but growing antibiotic resistance can’t be discounted. Antibiotic overuse has become equally dangerous and leaves modern society vulnerable to serious infection and even death.

Researchers believe that prevention starts with nutritional therapy. When the body is lacking in essential nutrients, immunity is compromised. A person that eats a pro-inflammatory diet full of processed, commercial foods may not
have the nutrients they need to ward off an outside attack. Vital supplements for robust immune health include zinc, vitamin C, omega-3 fatty acids, and probiotics.

Yet the majority of us will continue to suffer. The reason why? Poor diet and sedentary lifestyle are also a growing epidemic, along with antibiotic resistance. When you put all of these risk factors together, infection is an even greater possibility.

Lower levels of physical activity and poor nutrition will deplete the body of essential micro and phytonutrients. A poor diet also means lower fruit and vegetable intake, which can support immune health with natural anti-adhesins and antibacterial properties. Modern agricultural methods and food processing technology may also contribute to the problem—stripping fresh produce of essential nutrients.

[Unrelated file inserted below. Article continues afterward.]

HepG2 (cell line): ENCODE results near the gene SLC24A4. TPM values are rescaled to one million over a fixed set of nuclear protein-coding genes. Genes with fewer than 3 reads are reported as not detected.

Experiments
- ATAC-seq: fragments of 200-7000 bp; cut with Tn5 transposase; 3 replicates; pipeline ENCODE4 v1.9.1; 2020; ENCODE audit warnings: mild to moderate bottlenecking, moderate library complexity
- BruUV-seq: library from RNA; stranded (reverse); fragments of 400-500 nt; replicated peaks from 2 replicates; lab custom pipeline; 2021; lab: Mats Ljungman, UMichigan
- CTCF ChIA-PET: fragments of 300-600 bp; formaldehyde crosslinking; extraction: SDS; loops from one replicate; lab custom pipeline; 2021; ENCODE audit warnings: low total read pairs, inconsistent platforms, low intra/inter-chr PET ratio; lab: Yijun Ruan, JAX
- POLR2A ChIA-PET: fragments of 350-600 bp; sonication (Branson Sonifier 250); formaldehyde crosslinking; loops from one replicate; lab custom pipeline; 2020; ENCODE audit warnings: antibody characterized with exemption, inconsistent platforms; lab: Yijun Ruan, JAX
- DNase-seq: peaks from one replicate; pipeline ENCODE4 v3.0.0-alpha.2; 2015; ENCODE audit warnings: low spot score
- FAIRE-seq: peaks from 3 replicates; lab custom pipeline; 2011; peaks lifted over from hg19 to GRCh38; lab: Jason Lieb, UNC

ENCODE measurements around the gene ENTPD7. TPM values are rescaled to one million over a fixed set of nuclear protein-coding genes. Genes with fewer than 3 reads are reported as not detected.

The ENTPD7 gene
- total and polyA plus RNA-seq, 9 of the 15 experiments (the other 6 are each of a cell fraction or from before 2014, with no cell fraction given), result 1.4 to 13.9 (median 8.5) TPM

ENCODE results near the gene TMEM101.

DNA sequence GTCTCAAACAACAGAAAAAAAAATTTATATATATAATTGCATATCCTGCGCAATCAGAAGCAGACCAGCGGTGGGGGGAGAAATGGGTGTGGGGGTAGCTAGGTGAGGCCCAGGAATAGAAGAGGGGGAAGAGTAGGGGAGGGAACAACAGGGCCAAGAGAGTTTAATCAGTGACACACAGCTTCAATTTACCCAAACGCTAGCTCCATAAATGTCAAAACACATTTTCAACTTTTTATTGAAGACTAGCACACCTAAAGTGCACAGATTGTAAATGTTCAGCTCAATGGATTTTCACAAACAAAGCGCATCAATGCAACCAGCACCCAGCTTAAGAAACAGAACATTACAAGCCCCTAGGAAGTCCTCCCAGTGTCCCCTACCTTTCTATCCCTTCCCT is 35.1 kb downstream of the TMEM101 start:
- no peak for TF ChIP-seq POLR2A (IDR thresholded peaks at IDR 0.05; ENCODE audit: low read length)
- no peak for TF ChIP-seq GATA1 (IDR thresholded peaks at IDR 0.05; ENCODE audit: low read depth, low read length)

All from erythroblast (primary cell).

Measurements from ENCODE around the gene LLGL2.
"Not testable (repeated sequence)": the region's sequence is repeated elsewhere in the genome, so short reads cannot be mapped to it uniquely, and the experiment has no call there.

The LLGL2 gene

Environmental and dietary factors burden the immune system. This phenomenon is obvious anytime you travel to a less developed country. There, you may be at greater risk of pathogenic infection, to which the locals are naturally immune. Clearly, pharmaceuticals aren’t the answer to superbug strains of bacteria, virus, and yeast.


It’s important to take antibiotic use and exposure seriously to prevent the spread of antibiotic resistance. It’s critical not to take antibiotics unless you have a bacterial infection that requires treatment. This can be discussed with your doctor to determine if antibiotics are really needed; bacterial infection must be confirmed through a medical lab before antibiotics are administered.

More than half of all antibiotic drugs are unnecessarily prescribed.

Beyond antibiotic use, immune health is more significant than ever before. Immune health holds the key to fight deadly superbugs. Robust immunity is the only way to overcome infection. Support your immune health daily with really healthy foods and essential nutrients. Immune boosting nutrients like vitamins A, B, C, D, E, and zinc are highly recommended.

Hypothiocyanite ions taken directly can significantly enhance immune function. Hypothiocyanite ions were first used for food plant sterilization in France and later for bulk milk sterilization by the World Health Organization. Today, the same benefits are seen in immune therapy in Finland and the UK, spurred on by a dental professional who used hypothiocyanite ions to prevent and manage periodontal disease.

You can fight against antibiotic resistance by only using antibiotics when absolutely necessary. You can reduce your risk of infection with natural immune-boosting nutrients to cut down on antibiotic overuse.